Wardrobe Preparation: the interview

by Dan Trout, medical librarian at Edward G. Miner Library, University of Rochester Medical Center.

Wardrobe Preparation: the interview

dan troutDress for the position that you want, not for the position that you have. I’ve worn a suit and tie to every interview that I’ve attended. You can always gauge the atmosphere and culture of an organization during the interview and after you are hired, but you’ll never get a second chance to make a first impression (Thanks advertising and Head and Shoulders).

I would recommend dressing in a suit for all interviews unless expressly told so. If you are overdressed and it makes you uncomfortable, it is very easy to take off your tie and your jacket to dress down to business casual.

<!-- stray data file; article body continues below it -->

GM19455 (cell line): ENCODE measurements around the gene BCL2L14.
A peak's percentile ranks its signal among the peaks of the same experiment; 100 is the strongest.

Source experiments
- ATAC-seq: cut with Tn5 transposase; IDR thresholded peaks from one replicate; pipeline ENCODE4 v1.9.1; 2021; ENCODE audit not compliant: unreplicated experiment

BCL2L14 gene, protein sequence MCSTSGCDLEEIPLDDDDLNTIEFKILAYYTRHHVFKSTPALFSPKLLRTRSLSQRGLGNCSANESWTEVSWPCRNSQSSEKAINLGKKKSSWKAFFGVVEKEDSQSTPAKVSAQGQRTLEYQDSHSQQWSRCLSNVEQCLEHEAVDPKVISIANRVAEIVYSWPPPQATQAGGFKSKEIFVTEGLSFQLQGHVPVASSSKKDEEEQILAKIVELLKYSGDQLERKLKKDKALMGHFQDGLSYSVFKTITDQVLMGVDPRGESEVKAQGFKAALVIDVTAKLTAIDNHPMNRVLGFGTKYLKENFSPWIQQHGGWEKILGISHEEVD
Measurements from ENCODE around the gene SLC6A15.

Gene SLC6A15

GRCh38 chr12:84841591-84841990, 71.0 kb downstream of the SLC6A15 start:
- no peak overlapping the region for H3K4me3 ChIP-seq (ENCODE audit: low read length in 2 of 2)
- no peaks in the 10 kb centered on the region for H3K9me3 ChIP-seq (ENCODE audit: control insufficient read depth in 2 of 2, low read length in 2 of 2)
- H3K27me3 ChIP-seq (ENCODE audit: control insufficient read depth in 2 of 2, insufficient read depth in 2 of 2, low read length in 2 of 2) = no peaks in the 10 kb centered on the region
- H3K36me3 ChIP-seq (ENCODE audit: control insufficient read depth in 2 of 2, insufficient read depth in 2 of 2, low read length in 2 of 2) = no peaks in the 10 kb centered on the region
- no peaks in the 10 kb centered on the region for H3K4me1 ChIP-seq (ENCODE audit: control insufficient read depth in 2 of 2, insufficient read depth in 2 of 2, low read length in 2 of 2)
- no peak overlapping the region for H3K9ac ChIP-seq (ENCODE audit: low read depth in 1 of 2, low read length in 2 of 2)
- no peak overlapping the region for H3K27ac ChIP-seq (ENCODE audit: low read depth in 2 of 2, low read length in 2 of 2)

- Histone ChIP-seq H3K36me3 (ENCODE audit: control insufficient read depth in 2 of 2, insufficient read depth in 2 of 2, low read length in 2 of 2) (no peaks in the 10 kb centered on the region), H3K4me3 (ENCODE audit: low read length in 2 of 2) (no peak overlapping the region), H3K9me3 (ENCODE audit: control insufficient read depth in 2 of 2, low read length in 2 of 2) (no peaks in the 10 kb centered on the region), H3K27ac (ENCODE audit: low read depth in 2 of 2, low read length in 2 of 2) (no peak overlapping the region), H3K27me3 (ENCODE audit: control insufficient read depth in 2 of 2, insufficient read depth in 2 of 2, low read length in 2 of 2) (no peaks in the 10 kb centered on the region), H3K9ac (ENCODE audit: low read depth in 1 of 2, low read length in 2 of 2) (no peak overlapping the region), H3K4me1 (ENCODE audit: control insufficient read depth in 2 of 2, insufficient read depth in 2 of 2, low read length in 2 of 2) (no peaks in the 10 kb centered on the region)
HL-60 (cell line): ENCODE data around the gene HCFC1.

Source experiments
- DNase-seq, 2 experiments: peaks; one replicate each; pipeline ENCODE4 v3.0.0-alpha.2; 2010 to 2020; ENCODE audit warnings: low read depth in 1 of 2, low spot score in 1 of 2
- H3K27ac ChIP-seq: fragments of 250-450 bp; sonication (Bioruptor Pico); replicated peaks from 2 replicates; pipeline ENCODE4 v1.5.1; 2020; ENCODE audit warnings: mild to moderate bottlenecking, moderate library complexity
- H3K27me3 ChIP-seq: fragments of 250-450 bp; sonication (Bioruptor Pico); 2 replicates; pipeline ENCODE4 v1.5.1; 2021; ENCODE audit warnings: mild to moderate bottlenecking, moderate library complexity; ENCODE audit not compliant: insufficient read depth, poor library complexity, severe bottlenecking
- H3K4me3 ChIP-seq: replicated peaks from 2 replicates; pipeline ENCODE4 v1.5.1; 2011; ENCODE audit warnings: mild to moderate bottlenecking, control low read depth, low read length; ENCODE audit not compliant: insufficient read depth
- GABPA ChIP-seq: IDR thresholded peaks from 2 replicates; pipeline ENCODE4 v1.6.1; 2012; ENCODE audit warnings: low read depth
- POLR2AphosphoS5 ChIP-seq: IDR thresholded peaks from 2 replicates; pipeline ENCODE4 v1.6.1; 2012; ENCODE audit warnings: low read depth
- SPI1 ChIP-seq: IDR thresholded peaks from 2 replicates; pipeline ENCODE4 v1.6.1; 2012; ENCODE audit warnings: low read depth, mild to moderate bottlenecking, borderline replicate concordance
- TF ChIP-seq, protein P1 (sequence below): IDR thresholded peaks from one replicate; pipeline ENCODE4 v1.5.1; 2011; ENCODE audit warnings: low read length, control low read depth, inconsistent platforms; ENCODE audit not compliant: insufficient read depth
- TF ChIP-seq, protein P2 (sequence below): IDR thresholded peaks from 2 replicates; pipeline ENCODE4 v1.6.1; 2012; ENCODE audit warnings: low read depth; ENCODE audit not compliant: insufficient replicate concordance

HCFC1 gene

Purchase a suit that fits you well. If you cannot afford a suit, I would recommend piecing together a suit. I would buy pants, a sports coat, a nice shirt and a tie. If you, like myself enjoy a little flair in your life, a bowtie is an excellent place to be a little different. Do not wear a tie with cartoon characters, holiday themes or sports related. Wear a tie that color coordinates with your suit. If you need help picking one out, take your suit to the store and have someone help you pick out a tie and shirt.

  • Know your size. Get yourself to a local suit store and get properly measured for a shirt. Get measured for pants. Get measured for a suit. Write this information down so when you go shopping either online or in person, you know your sizes. Wearing a suit that fits is important is as it makes you look professional, which is what you are.